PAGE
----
HVAC Efficiency at the Museum of Photographic Arts

Kelsey Ceccarelli Balboa Park Cultural Partnership, Sustainability Program

2018 Balboa Park Sustainability Award Finalist

Balboa Park is a City of San Diego run park, meaning that the arts, culture, and science organizations are lessees. As tenants, some improvements are taken care of by the City, and some, the organization is responsible for. Since sustainability projects most often involve making changes to either operations or the building envelope, the City is an instrumental partner to work with when organizations are completing their wish list of sustainability improvements. Sustainability involves using fewer resources equating to less money spent in the long-term by Park organizations when these projects are completed, and the City understands how important these projects are for the longevity of Balboa Park.

The Museum of Photographic Arts (MOPA) located in the historic Casa de Balboa building, rebuilt in 1982, sits in the cultural center of Balboa Park. The museum aims to inspire, educate and engage through the presentation and preservation of photography, film and video. In order to fulfill their mission, they need to have an environment that will continually protect their collections of almost 9,000 photographs and over 21,000 books and items related to photography. Unofficial industry standard care of collections dictates that rooms should be at 70°Fahrenheit and at 50% humidity. In order to have more control over the care of their collections, in the year 2000, MOPA decided to own their twenty-three rooftop heating, ventilation, and air conditioning (HVAC) units. This is a unique model as most units in the Park are owned and maintained by the City.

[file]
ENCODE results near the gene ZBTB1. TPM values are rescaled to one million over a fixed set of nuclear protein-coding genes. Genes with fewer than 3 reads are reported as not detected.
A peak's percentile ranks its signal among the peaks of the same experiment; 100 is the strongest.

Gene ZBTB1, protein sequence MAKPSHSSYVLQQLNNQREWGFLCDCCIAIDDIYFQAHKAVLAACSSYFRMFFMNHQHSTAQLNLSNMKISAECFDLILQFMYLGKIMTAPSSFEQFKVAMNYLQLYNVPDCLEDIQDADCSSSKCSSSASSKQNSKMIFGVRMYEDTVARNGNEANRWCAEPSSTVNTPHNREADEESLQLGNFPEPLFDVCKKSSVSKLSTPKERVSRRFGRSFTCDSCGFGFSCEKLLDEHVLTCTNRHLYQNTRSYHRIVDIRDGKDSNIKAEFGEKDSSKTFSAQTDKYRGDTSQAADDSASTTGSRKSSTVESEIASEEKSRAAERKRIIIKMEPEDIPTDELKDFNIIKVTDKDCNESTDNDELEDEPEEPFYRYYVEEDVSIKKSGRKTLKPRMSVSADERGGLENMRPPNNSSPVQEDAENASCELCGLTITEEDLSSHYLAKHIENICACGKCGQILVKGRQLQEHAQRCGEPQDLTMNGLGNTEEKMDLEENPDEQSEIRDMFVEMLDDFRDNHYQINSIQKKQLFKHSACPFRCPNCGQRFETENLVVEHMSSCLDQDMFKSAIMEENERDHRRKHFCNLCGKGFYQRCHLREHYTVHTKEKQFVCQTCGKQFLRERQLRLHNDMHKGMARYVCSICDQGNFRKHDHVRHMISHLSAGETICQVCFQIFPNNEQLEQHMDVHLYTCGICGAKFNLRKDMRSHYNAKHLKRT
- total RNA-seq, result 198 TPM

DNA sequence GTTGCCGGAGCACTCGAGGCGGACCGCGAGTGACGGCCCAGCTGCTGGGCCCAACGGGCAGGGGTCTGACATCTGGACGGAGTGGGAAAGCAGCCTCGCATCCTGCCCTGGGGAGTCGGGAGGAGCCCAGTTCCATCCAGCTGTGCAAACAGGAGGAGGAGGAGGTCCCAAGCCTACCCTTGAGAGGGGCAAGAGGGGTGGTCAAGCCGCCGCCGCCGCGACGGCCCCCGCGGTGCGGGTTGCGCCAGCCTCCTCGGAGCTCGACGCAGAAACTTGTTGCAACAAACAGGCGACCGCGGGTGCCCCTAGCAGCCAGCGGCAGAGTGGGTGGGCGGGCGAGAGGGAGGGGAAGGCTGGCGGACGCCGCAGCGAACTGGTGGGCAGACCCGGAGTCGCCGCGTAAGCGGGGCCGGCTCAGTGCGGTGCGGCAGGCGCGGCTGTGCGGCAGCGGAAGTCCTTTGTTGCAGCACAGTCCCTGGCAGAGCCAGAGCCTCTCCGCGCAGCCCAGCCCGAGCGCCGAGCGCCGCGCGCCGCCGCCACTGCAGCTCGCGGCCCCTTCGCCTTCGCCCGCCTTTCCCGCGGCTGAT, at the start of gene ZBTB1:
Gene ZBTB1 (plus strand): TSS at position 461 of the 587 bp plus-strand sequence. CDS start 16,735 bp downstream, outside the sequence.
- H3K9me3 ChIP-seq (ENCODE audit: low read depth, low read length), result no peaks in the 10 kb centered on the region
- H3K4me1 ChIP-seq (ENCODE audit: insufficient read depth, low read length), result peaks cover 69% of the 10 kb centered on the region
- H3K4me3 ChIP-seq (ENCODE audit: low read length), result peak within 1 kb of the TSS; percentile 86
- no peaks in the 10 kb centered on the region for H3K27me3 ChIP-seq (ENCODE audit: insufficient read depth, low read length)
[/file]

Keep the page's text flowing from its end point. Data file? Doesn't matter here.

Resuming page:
After running the HVAC units for almost 18 years, they made the informed decision last year to look into replacing their aging units, but instead of just doing the bare minimum, they chose highly efficient units that would use less energy but do the same amount of work. MOPA recognized that sustainability is a choice, but it was the right choice because of many measurable benefits that were desirable for the organization. Not only does using less energy mean spending less money on energy bills, but also in San Diego Gas & Electrics’s service area, where an impressive 45% of the energy used is renewable, using less energy means emitting fewer greenhouse gasses into our atmosphere –  creating a healthier planet. Not only did MOPA choose more expensive units because they were more efficient, they also looked into units that were manufactured in the United States to mitigate the impact of long-distance shipping, further reducing their carbon footprint.

Another important element to this project is the notion that they aren’t stopping here, they have committed to replacing the remaining 50% of units this winter. Sustainability is an ongoing commitment that MOPA is making. Increasing equipment efficiency is important to building operation efficiency and serves as a model of a non-profit organization taking a necessary leadership role. This project helps solve the critical issue of care of collections that helps MOPA continue to carry out its mission on a daily basis and present special world-renown sustainability exhibitions like Prix Pictet, which highlights important social and environmental issues through the use of photography.